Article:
Edward Givelberg is a research scientist with the Department of Physics and Astronomy at Johns Hopkins University. He received his PhD degree in mathematics from New York University in 1997. He was a research scientist in mathematics at New York University, Courant Institute in 2004 and in computer science at UC Berkeley in 2002. Givelberg also was an assistant professor at the University of Michigan in 1999. His specialties include large-scale simulations of complex physical systems, numerical solutions of partial differential equations, fluid-structure interactions, and cochlear modeling and hearing research.
Jake Vanderplas is an NSF Postdoctoral fellow at the University of Washington, working jointly between the Astronomy department’s Survey Science Group, and the Computer Science department’s Database Research Group. He received his PhD in Astronomy from the University of Washington in 2012 for work in the areas of Cosmology, Weak Gravitational Lensing, and the application of automated machine learning and data mining approaches to large astronomical datasets in various contexts. This work led him to co-author an upcoming book, ‘Statistics, Data Mining, and Machine Learning in Astronomy’ to be published in late 2013. Along with his research interests, Jake is an active user, developer, proponent, and teacher of the Python language for open, reproducible science, and will argue vehemently with anyone who says R is better.
Cristian C. Lalescu received his bachelor’s degree (in physics) from the University of Craiova (Romania) in 2006. He then spent a year at Universite Libre de Bruxelles (Belgium) through a student exchange program. In 2007 he started his PhD with one advisor (Daniele Carati) from Universite Libre de Bruxelles and one advisor from the University of Craiova (Bucur Dan Grecu), in a joint program between the two universities. The public defense of his thesis was on the 1st of July 2011, in Craiova, the title being “Test Particle Transport in Turbulent Magnetohydrodynamic Structures”. Since then Lalescu has been at Johns Hopkins University as a postdoc, where he is working with Gregory Eyink (and others), as part of the Turbulence Database Group. He is currently working on simulations of incompressible Navier-Stokes turbulence, refinement of Navier-Stokes solutions, and Lagrangian statistics of incompressible magnetohydrodynamic turbulence.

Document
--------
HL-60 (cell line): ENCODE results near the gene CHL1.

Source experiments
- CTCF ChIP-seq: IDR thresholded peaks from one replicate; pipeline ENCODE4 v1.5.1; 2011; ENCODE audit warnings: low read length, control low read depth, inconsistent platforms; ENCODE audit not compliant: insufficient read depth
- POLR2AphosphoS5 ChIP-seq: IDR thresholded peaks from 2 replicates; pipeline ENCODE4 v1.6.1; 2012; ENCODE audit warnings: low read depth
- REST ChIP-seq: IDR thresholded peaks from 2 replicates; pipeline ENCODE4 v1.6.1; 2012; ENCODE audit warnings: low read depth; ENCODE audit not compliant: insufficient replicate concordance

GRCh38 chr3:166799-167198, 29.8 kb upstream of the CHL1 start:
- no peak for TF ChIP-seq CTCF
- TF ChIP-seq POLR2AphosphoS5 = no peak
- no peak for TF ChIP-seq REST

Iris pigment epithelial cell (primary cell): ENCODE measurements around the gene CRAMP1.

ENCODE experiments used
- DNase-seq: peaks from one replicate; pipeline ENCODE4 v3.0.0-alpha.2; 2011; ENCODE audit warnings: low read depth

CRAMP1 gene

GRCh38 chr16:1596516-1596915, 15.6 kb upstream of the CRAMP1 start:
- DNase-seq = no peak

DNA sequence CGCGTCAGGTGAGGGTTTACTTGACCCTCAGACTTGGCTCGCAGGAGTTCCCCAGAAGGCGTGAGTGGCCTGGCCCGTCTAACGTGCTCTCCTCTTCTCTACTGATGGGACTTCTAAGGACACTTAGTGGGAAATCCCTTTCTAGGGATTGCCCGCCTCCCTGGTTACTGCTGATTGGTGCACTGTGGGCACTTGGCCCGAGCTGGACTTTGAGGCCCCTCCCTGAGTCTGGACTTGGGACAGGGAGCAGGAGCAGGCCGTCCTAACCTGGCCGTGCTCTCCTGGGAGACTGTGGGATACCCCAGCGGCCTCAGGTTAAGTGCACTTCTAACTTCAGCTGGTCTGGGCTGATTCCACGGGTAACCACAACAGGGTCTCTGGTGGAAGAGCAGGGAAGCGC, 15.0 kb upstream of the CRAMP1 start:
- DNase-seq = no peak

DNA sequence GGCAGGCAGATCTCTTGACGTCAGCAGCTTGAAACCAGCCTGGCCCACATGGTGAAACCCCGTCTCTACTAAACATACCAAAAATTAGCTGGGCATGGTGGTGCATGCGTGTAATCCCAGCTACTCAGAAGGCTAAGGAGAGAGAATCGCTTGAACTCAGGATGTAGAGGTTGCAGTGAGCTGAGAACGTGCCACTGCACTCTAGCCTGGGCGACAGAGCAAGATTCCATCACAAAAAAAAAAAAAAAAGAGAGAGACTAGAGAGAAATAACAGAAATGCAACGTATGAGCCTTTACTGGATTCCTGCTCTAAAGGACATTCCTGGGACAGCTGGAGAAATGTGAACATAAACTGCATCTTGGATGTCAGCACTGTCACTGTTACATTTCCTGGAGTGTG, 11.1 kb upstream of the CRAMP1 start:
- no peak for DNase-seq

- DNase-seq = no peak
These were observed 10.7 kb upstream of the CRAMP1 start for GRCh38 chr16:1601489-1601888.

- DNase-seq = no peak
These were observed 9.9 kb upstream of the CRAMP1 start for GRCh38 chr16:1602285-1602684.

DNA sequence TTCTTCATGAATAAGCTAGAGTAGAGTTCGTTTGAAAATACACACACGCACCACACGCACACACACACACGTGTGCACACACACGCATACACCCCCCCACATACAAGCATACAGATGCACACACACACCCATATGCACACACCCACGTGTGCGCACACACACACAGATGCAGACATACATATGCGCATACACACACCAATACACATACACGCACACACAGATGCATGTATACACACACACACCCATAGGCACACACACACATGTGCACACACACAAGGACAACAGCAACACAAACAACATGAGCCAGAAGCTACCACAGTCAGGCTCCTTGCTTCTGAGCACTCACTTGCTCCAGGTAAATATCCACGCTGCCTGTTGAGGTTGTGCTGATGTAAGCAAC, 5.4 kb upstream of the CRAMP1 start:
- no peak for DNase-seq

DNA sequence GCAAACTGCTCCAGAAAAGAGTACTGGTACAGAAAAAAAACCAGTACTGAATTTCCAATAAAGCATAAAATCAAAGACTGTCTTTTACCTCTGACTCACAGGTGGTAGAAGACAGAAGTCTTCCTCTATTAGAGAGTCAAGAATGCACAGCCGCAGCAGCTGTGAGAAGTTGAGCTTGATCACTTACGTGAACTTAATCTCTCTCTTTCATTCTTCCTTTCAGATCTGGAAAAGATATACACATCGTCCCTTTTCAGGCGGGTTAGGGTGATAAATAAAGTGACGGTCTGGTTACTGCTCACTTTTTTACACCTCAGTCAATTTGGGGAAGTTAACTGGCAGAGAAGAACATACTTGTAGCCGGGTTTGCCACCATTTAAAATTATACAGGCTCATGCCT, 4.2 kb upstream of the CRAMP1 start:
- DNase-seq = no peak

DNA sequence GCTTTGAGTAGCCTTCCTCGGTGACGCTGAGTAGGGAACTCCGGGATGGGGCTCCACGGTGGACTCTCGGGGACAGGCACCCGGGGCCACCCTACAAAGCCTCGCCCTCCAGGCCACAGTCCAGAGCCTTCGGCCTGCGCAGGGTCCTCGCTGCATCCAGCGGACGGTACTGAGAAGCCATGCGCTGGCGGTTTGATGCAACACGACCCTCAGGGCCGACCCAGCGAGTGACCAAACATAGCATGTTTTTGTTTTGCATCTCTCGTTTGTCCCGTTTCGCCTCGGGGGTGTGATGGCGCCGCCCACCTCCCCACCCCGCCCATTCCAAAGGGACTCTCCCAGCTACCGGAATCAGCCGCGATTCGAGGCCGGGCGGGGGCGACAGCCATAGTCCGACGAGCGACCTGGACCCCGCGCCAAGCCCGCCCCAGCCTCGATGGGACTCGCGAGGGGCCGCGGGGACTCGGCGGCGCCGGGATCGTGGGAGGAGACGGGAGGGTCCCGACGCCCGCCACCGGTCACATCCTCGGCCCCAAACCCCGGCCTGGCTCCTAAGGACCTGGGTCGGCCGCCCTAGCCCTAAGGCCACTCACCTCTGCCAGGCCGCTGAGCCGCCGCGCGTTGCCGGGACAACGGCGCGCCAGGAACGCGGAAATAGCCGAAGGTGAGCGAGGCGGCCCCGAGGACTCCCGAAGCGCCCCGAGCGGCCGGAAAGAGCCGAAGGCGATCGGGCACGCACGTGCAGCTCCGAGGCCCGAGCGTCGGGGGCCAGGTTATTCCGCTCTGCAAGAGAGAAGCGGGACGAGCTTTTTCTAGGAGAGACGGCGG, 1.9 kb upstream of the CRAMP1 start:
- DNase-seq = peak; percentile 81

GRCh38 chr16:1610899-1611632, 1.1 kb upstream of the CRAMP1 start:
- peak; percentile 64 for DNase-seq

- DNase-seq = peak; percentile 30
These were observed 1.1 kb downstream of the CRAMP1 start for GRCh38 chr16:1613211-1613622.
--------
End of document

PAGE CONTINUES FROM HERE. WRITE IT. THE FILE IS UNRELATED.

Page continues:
Dr. Marcus D. Hanwell is a Technical Leader at Kitware, where he leads the Open Chemistry project and play a critical role in developing new workflows in Git, performing Gerrit code review, and contributing to next generation build systems in the VTK, ITK, and Titan projects. Dr. Hanwell is the Principal Investigator on the Open Chemistry project, which focuses on developing open-source tools to for chemistry, bioinformatics, and materials science research. He was inspired to pursue the development of computational chemistry tools while working on his experimental/computational Physics PhD and postdoctoral studies, when he realized how outdated and cumbersome current tools are for handing the scale of data required by chemists. In his spare time, Dr. Hanwell is an active member of the KDE open-source communities, and of the KDE e.V. He is one of the core developers of Avogadro, an open-source, 3D, cross-platform molecular visualization and editing application/library; this work was featured by Trolltech as an instance of “Qt in Use.” Dr. Hanwell has also won a Blue Obelisk award for his work in Open Chemistry, and continues to develop and promote open approaches in chemistry and related scientific fields.